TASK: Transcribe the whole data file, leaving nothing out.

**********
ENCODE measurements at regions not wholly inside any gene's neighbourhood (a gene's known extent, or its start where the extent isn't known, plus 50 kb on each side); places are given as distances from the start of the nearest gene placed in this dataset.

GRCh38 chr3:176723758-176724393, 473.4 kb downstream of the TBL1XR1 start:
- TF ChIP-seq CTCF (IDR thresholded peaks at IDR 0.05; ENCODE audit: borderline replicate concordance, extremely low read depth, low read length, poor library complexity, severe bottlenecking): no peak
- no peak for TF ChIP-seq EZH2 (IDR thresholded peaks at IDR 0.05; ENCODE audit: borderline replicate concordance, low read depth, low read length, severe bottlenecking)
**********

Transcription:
ENCODE measurements at regions not wholly inside any gene's neighbourhood (a gene's known extent, or its start where the extent isn't known, plus 50 kb on each side); places are given as distances from the start of the nearest gene placed in this dataset.

GRCh38 chr3:176723758-176724393, 473.4 kb downstream of the TBL1XR1 start:
- TF ChIP-seq CTCF (IDR thresholded peaks at IDR 0.05; ENCODE audit: borderline replicate concordance, extremely low read depth, low read length, poor library complexity, severe bottlenecking): no peak
- no peak for TF ChIP-seq EZH2 (IDR thresholded peaks at IDR 0.05; ENCODE audit: borderline replicate concordance, low read depth, low read length, severe bottlenecking)